A Hymn

In c. 400 St. Augustine defines the hymn: “Know you what a hymn is? It is a song with praise of God. If you praise God and do not sing, you do not utter a hymn: if you sing and do not praise God, you do not utter a hymn: if you praise anything else, which pertains not to the praise of God, although you sing and praise, you utter no hymn. A hymn then contains these three things, song, and praise, and that of God. Praise then of God in song is called a hymn.”

Throughout history, every Christian movement, every generation, brings with it fresh songs of praise and worship, serving as cultural and historical indicators of what the Lord has been doing in His people at the time.

Jesus and the disciples sang the “Passover Psalms” (Ps. 113-118) at the Last Supper.

When the Bible was available only to the learned priests in the Middle Ages, sacred songs sung in Latin, the Gregorian chant (or plainsong), emerged.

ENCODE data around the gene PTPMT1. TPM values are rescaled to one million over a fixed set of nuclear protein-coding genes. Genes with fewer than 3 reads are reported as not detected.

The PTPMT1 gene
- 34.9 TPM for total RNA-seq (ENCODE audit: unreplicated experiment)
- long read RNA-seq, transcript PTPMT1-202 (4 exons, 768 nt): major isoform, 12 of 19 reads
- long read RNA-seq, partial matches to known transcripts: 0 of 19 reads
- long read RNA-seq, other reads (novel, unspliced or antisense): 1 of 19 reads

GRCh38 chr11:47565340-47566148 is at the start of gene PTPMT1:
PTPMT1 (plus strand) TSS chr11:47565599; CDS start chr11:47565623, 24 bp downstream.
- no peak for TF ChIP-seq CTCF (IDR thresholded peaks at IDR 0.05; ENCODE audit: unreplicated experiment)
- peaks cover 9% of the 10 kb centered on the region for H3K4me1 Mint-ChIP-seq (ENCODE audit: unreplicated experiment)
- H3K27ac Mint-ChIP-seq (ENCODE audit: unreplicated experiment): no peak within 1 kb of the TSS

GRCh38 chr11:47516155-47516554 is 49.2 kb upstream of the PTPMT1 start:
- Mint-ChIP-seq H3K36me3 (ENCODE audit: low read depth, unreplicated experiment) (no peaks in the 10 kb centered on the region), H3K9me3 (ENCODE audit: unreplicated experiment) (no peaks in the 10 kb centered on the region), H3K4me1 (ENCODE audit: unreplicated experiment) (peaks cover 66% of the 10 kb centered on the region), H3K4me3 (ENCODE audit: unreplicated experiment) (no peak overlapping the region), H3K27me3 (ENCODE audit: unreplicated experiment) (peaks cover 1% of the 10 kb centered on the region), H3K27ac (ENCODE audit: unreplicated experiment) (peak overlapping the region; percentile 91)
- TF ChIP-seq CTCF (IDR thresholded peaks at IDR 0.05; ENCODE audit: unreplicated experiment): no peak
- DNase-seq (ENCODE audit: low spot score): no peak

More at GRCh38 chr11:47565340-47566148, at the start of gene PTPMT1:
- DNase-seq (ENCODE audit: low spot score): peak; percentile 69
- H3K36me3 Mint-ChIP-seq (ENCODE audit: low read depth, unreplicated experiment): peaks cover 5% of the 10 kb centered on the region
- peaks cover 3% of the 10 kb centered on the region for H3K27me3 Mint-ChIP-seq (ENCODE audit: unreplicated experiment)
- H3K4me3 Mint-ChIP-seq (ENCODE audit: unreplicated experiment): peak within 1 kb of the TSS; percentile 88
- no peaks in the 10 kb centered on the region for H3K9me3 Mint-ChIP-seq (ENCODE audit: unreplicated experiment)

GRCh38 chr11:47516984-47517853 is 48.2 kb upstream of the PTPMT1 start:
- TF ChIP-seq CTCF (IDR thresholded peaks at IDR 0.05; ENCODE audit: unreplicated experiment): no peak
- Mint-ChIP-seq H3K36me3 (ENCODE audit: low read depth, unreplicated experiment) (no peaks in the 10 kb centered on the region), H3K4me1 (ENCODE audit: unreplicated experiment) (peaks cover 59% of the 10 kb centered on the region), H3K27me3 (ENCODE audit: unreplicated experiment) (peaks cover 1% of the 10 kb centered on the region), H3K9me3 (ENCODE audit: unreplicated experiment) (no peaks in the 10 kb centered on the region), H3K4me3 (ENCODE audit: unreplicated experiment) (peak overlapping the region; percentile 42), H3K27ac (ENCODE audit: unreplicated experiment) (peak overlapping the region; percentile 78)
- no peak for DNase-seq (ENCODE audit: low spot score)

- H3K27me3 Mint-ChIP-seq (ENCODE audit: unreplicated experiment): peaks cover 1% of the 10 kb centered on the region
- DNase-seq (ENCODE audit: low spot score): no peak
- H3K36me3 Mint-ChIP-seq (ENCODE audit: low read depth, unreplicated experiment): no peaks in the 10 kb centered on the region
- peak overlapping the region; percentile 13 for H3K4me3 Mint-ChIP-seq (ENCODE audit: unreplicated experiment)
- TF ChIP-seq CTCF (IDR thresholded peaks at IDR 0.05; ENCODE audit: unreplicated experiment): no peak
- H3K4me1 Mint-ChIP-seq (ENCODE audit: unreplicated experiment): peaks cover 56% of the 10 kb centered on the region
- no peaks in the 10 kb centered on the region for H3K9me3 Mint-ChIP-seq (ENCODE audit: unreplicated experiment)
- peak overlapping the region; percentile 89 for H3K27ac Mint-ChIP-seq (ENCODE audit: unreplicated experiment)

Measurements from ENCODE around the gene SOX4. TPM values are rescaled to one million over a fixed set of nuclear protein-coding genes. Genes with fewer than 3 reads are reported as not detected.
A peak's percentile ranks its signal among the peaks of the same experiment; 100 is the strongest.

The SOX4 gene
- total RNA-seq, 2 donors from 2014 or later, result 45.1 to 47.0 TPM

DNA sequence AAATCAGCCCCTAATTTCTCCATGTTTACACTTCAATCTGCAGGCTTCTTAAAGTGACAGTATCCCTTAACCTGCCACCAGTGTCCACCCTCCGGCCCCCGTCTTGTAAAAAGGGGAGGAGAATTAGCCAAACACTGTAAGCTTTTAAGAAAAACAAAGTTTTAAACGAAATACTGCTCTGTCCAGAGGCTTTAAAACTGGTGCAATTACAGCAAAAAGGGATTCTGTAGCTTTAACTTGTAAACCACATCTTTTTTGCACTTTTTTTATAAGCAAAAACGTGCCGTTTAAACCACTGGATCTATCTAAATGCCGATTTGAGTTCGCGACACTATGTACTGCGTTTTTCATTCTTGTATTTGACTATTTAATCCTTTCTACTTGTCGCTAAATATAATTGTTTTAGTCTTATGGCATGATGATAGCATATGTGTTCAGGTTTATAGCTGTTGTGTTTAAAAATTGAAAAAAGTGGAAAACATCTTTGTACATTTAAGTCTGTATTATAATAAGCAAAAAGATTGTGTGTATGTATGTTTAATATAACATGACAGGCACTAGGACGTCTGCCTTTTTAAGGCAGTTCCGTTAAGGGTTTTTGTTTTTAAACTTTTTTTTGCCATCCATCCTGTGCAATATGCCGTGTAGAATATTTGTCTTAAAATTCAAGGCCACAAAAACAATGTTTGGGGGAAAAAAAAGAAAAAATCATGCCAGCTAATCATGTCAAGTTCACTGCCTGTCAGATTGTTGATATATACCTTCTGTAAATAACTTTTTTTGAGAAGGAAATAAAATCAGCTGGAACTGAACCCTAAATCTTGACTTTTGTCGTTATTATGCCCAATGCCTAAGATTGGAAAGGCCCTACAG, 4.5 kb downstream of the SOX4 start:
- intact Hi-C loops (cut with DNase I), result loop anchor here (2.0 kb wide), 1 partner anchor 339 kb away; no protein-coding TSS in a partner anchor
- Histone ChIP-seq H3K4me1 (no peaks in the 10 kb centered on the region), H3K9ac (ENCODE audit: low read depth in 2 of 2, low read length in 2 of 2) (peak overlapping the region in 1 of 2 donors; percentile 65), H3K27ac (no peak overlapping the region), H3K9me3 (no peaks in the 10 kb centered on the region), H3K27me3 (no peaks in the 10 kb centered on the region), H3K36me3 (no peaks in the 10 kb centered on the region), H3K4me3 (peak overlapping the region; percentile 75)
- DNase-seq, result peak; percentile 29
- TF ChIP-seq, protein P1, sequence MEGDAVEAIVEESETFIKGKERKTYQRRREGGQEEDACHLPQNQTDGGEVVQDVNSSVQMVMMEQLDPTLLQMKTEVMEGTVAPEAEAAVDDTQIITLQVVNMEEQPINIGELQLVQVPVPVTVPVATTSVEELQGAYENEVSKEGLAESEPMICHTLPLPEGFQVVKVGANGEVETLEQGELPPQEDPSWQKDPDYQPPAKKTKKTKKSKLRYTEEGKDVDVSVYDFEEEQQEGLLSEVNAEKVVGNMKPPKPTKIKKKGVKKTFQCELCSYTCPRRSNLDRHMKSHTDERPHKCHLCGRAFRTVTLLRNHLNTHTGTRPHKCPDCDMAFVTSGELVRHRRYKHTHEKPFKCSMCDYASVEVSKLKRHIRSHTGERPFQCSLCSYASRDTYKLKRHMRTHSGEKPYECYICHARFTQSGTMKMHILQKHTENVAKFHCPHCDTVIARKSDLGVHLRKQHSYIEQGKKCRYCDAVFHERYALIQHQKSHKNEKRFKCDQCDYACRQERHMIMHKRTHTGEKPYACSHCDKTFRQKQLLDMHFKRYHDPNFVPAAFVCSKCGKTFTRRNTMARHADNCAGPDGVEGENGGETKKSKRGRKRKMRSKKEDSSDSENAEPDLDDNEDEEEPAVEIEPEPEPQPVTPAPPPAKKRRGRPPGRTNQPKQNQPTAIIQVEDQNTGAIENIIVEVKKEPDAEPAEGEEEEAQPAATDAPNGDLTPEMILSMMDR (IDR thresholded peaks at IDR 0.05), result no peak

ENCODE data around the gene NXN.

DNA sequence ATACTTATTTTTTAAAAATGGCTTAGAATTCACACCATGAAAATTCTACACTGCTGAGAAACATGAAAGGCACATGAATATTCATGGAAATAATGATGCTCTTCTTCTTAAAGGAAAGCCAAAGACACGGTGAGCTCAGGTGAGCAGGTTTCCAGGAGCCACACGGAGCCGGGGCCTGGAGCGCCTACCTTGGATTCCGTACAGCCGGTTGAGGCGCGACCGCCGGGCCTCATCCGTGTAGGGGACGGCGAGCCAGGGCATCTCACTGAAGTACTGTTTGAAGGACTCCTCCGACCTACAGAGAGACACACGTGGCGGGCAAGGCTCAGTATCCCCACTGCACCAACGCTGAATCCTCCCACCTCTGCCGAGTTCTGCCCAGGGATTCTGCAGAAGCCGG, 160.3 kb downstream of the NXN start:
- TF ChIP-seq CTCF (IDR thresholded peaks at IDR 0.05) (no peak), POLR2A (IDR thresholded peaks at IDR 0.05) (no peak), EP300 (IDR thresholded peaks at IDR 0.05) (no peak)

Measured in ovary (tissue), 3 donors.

An emphasis on doctrinal truths and congregational singing in the 1700s paved the way for hymns from the “Father of Hymnody”, Isaac Watts (Joy to the World), and the “Forgotten Wesley”, Charles Wesley (Hark! The Herald Angels Sing). Author of approx. 8,989 hymns, Wesley believed that hymns should stir the congregation and reinforce its religious emotions.

Revivalist camp meetings spread throughout Europe and America in the mid-to-late 1800s bringing forth the “Queen of Gospel Song Writers”, Fanny Crosby (Blessed Assurance, Jesus is Mine), author of 8,000+ hymns.